The road to San Francisco begins in Iceland. At least it did for Amy Tavern. In mid-2013, Tavern was living in Skagaströnd, a village on Iceland’s northern coast. An accomplished metalsmith, she was instead focusing on a different medium – her embroidery. The piece that resulted, Island of 14,264 Days, is a nubby, knotted, evocative topography – an imaginary land mass that represents her life. It took her 200 meditative hours, using only one stitch, to create.
Tavern returned to the United States, but Island didn’t leave her mind. A few months later, on a plane ride, she was reflecting – and she found a name for the shift she felt.
“It was the work that told me that I am an artist,” Tavern says. “I literally never used that word to describe myself until I made that piece.” Island had shown her that she was interested in – and capable of – expressing herself in more ways than jewelry.
It would have been easier, maybe, to parlay that awareness into the jewelry career she’d already built. At 41, Tavern has been a full-time jeweler for a decade. She has a robust résumé of exhibitions, a successful production line. She is a sought-after instructor and familiar name in the field. And this fall, she will walk into California College of the Arts as a beginner again: an MFA student in sculpture, installation, and interdisciplinary art.
Tavern isn’t daunted – or maybe she is. “I’m having feelings that I had when I was at the beginning of my career,” she says. “You know, being completely scared, being totally freaked out.” But, she says (and this is a big “but”), “I kind of love that I’m feeling this way again. It’s like, OK: I can still feel that way. It’s very humbling. And then I say to myself: ‘You’re going to lean on all these years of experience.’ I know what to do.”
There’s no doubt she does. Tavern describes herself as a “sensitive observer,” a quality evident in her art jewelry, brimming with nuanced ideas about memory, identity, place, and perception. A 2014 installation at Velvet da Vinci gallery, In Between, explored the universal human experience of transition and what’s needed to navigate it. Tavern suspended 1,000 paper bows – a bloom of memories – in a two-story elevator shaft, over a table laid with nine necklaces embodying decision-making tools such as observation and logic. I Live Here Now, a series Tavern began in 2014, incorporates materials such as her mother’s wedding dress and stones from the foundation of her childhood home into an ongoing meditation on identity, place, and belonging. (Though she created Island before she formally began the series, Tavern quickly realized it belonged there, too.)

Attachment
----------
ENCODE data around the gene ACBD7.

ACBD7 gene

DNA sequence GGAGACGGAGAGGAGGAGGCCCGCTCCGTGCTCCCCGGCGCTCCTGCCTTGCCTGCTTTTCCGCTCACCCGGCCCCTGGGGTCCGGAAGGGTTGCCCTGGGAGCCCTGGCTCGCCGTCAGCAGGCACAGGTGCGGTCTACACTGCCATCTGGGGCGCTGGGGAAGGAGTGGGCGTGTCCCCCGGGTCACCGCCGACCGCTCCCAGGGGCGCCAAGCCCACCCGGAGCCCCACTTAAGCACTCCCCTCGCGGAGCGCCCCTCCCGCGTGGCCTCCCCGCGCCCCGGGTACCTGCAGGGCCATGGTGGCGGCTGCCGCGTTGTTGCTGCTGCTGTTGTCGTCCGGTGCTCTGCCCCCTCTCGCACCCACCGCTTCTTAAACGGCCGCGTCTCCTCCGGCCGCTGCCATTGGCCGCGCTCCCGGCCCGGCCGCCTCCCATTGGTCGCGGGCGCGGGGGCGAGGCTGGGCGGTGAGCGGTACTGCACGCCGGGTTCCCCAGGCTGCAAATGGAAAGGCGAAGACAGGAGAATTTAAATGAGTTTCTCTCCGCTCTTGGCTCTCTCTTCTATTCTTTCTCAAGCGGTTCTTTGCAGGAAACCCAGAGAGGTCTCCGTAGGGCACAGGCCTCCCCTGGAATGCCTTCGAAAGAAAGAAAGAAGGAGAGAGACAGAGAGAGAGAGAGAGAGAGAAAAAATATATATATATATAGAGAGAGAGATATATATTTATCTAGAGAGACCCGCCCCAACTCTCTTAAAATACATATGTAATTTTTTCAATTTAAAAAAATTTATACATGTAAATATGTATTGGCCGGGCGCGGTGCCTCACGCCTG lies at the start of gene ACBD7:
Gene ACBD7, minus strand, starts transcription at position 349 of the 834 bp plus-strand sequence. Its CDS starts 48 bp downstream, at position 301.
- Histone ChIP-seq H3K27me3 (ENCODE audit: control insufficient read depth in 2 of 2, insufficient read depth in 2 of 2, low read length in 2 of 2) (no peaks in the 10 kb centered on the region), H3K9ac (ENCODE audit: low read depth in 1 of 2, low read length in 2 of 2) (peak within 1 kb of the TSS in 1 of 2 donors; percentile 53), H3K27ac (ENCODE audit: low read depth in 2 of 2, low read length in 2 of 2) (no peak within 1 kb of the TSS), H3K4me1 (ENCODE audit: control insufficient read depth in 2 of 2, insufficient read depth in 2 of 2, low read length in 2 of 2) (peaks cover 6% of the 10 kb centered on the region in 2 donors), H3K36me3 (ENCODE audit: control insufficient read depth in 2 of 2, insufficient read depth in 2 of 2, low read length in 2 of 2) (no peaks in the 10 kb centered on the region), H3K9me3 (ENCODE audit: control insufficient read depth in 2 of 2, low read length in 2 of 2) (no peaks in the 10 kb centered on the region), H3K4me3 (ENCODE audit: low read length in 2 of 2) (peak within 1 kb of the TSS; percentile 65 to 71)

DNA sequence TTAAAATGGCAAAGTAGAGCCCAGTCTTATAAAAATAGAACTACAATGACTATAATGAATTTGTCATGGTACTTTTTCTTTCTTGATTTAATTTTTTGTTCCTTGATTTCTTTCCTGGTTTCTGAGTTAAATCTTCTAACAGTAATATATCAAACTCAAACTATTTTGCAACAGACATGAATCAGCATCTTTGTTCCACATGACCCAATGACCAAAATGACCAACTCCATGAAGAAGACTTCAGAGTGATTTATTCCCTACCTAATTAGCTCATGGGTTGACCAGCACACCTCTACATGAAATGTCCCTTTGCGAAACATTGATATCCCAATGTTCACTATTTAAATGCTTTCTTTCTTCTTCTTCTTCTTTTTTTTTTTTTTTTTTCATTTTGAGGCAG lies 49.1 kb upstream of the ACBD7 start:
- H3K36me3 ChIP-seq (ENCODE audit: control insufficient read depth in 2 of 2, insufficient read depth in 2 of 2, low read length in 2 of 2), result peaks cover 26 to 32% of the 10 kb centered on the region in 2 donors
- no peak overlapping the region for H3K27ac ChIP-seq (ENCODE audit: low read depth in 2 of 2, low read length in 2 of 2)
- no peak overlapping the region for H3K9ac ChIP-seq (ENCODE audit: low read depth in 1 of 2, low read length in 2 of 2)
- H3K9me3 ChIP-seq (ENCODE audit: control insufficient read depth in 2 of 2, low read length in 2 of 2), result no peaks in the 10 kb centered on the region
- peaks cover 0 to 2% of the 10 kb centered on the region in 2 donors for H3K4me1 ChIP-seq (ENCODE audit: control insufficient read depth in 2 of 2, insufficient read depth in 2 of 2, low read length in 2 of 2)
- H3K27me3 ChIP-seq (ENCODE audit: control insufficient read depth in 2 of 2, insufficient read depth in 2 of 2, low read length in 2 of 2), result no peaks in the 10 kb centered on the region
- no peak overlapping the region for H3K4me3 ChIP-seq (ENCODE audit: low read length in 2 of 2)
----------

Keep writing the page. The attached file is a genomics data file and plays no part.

In the past several years, she’s also been working more with photography and video. Last year, she returned to Iceland for several months. Throughout May, the month she turned 40, she stood in the same spot every day, capturing an image of the ocean. Everywhere she travels, she’s also been recording two minutes of light reflecting on moving water, like some cosmic collector, quietly gathering up the material essence of what it’s like to be alive on Earth.
“I believe that anything is a material,” Tavern says, “from very traditional things, like metal, clay, or wood, to things that are intangible.”
She exercised her brand of sensitive perception as she decided where to study, seeking out a place that would be right for her, not only highly ranked or recommended. She knew the setting would be crucial. She considered programs in Iceland first, drawn to its wide-open, inspiring views. When she turned her attention to the United States, Tavern realized that California, with its vast deserts and expansive shorelines, evoked the same emotional response. “It gives my mind room,” she says. “It gives my spirit room. It gives my creativity room.”
Space, time, place: They’re the essential conditions for the work Tavern plans to develop in her next two years at CCA. “Up until now, I have always made work that goes on a pedestal – or that goes on the body,” she explains. Though she doesn’t imagine ever leaving metalsmithing behind (“I will always love jewelry; I will always make it”), she is shifting her focus to work that surrounds the body, creating spaces that immerse people. Human experience and perception, unique to each of us and thus also universal, will continue to be her language.
“It’s like I’ve been doing all this homework, all this research, for the past 10-plus years – and now it’s like, OK. I need to stop, and I need to focus. It feels like I’m ripe for this moment right now,” Tavern says.
“I can feel it in my bones: This is exactly what I’m supposed to be doing.”
Julie K. Hanus is American Craft’s senior editor.